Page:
The Four Pillars of Design • User Interface Requirements – Soliciting and clearly specifying user requirements is a major key to success in any development activity – Laying out the user-interface requirements is part of the overall requirements development and management process – User interface requirements describe system behavior • Ethnographic Observation – Identifying and observing the user community in action – Discussed later 1-5 © 2010 Pearson Addison-Wesley. 3-5 . All rights reserved.

The Four Pillars of Design • Guidelines documents and processes Each project has different needs. and capitalization – Character set. highlighting. font sizes. All rights reserved. but guidelines should be considered for: • Words. backgrounds. fonts. and graphics – Terminology (objects and actions). 3-6 . abbreviations. italic. icons. and styles (bold. and blinking 1-6 © 2010 Pearson Addison-Wesley. and – Use of color. underline) – Icons. line thickness. graphics.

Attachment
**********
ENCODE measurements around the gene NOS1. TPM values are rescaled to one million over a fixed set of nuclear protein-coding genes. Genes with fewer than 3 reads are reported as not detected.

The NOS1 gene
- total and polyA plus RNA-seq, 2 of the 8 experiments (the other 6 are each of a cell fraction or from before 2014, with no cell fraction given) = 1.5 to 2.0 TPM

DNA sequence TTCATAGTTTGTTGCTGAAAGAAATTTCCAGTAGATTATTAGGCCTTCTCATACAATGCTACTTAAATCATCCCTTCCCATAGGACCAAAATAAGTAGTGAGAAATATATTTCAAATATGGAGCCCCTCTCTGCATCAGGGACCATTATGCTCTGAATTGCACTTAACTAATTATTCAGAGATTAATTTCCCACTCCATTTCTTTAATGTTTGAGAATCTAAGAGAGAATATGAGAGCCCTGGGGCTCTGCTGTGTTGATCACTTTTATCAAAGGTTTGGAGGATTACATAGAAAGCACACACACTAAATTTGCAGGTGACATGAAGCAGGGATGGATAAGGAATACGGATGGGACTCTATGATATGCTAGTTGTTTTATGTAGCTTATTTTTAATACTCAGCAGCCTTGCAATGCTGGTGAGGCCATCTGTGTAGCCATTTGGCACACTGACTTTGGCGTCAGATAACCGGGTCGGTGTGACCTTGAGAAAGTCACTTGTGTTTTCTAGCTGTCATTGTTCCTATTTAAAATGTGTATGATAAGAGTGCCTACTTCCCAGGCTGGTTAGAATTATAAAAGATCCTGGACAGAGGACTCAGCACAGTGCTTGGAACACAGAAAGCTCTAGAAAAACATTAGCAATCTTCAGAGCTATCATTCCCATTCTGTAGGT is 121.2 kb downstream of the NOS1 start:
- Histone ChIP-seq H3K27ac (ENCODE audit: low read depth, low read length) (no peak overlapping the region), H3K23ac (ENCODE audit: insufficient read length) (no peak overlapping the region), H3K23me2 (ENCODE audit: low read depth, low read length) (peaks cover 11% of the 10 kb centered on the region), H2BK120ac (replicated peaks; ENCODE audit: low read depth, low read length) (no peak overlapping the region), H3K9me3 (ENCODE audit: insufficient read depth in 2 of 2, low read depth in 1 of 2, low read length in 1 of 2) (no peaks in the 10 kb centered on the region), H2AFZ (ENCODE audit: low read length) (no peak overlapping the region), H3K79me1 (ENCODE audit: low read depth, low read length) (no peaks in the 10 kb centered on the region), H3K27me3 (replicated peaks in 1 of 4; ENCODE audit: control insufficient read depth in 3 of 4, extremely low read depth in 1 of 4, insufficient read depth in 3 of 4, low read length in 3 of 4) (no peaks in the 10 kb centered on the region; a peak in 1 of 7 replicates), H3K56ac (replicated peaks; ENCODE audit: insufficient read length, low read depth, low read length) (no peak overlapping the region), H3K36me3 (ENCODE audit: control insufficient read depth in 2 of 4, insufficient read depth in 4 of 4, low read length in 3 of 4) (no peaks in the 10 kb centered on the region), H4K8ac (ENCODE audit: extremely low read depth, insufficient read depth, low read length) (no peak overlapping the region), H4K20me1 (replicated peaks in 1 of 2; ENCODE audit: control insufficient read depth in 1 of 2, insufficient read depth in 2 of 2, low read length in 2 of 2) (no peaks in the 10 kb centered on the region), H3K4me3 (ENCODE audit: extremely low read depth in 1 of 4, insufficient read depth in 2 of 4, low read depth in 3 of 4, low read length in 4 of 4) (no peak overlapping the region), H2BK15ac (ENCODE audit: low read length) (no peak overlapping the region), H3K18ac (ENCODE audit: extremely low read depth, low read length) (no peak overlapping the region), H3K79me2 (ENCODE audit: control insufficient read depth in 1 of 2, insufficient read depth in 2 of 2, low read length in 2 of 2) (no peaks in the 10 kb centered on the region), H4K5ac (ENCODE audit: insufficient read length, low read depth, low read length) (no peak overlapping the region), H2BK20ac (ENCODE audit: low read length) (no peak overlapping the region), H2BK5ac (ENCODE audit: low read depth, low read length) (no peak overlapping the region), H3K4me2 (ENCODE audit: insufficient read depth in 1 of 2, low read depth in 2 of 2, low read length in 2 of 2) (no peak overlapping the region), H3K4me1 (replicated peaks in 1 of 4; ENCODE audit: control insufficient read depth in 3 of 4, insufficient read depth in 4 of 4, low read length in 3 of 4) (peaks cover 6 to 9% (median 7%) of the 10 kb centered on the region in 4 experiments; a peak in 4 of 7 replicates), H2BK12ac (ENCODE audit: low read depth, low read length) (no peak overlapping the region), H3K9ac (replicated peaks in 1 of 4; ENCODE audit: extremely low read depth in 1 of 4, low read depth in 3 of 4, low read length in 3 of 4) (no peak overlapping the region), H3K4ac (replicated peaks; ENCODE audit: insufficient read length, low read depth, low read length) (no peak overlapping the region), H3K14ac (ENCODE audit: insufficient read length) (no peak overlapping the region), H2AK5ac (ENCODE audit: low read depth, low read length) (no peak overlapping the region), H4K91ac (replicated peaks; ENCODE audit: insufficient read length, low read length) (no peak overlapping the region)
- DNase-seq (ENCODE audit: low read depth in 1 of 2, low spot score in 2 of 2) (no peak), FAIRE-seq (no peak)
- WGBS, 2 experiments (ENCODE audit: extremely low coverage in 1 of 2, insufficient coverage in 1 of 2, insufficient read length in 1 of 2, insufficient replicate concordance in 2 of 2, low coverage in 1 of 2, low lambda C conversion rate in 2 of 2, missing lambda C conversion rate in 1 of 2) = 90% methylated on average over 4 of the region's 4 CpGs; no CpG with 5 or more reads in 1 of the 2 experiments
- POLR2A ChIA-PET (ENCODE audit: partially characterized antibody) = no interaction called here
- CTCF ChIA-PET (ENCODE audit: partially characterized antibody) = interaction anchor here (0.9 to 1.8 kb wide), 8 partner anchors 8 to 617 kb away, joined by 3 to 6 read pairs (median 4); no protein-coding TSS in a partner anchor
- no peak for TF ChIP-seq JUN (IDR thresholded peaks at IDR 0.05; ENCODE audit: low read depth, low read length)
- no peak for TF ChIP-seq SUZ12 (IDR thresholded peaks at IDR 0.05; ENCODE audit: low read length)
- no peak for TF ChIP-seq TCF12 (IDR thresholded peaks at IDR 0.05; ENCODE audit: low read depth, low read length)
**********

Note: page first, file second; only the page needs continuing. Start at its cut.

The Four Pillars of Design (cont. touch input. cursor control. display. 3-7 . and dialog-box formats Wording of prompts. and pointing devices – Audible sounds.) • Screen-layout issues – – – – – Menu selection. voice feedback. feedback. All rights reserved. and other special devices – Response time for a variety of tasks 1-7 © 2010 Pearson Addison-Wesley. white space. and error messages Justification. form fill-in. and margins Data entry and display formats for items and lists Use and contents of headers and footers • Input and output devices – Keyboard.